Raman Spectroscopy of Aqueous Electrolyte Solutions

  • T. H. Lilley
Part of the Water book series (WCT)


The usefulness of Raman spectroscopy in physicochemical studies arises from two facts. First, a consideration of the occurrence of Raman lines and their depolarization ratios, in conjunction with infrared spectral studies, allows the assignment of a molecular species to a symmetry group. A possible complication in the investigation of Raman-active species in solution arises in that the selection rules for transitions may be less rigorously obeyed than they would be in situations where the molecular species is more easily defined. Second, in solution the integrated intensity of a given Raman line is, to a very good approximation, linear in the molar concentration of the species which gives rise to the line.(98,665) Most of the studies on aqueous ionic systems have exploited the latter observation. Several discussions exist on the proportionality between concentration and line intensity (6,666,672,735,874) and although the nature of the corrections necessary to bring about precise proportionality are not completely understood, appropriate adjustment of the experimental optical arrangement does, to a considerable extent, obviate the necessity for such corrections. Thus Raman spectroscopic measurements give an indication of the nature of the molecular species and in solution give a measure of its concentration.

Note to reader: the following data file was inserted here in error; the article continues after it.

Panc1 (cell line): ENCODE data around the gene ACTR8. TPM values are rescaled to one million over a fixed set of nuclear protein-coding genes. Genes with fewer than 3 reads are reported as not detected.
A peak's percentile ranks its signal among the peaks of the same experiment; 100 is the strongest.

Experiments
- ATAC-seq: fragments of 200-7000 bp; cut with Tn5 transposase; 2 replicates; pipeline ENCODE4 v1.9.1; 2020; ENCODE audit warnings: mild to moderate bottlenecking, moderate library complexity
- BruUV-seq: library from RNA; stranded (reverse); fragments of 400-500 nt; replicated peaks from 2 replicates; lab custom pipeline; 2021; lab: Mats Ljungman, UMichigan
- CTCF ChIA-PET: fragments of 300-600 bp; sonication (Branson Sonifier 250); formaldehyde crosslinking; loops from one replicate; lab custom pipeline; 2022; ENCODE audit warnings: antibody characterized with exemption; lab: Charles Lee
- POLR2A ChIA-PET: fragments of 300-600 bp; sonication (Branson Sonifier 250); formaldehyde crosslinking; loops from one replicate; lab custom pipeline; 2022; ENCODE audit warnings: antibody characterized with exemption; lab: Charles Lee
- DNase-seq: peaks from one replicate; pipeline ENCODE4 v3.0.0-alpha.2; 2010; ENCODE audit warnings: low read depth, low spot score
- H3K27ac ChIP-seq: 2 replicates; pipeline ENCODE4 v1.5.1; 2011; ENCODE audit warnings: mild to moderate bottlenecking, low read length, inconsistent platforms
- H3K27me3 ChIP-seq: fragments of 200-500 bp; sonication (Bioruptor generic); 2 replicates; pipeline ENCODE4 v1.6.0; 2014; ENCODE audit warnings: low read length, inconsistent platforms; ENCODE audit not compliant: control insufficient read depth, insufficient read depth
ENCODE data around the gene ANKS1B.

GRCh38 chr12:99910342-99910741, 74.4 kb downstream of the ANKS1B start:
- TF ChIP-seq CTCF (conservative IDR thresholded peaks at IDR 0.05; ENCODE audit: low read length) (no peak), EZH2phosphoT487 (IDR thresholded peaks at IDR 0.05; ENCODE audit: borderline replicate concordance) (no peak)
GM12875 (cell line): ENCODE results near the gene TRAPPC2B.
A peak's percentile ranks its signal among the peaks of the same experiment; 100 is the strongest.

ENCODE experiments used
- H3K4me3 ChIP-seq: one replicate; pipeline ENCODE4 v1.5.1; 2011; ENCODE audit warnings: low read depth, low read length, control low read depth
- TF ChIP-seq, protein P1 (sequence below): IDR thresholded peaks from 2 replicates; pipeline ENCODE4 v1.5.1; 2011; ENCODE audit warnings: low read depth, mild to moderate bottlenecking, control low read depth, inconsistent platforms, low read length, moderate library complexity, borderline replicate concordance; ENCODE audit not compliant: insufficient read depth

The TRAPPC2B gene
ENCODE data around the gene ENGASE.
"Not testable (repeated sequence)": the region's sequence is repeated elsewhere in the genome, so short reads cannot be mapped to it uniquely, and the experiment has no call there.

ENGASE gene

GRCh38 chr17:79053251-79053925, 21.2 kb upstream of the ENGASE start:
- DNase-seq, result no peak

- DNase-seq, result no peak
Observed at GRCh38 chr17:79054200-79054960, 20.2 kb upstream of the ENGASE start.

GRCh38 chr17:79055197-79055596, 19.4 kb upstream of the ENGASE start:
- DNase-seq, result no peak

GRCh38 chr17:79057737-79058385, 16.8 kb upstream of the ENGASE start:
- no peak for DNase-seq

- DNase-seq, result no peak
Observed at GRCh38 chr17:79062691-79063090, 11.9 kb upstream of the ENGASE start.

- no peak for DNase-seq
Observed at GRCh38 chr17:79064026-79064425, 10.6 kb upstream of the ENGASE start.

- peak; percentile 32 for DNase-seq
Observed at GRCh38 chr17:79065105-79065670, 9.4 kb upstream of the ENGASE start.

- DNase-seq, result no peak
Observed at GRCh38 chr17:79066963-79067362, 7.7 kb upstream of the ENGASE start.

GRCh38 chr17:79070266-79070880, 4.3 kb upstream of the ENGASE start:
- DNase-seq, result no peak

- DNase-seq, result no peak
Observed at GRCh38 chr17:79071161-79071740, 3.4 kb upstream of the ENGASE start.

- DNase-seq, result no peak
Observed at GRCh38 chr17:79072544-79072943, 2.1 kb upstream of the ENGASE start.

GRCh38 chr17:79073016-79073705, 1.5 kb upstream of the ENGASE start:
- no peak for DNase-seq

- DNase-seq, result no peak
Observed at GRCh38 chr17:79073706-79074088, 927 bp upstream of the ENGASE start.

Raman Spectroscopy Aqueous Electrolyte Solution Ternary Solution Copyright Holder Perchlorate Concentration 
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Copyright information

© Plenum Press, New York 1973

Authors and Affiliations

  • T. H. Lilley
    • 1
  1. 1.Department of ChemistryThe University SheffieldEngland

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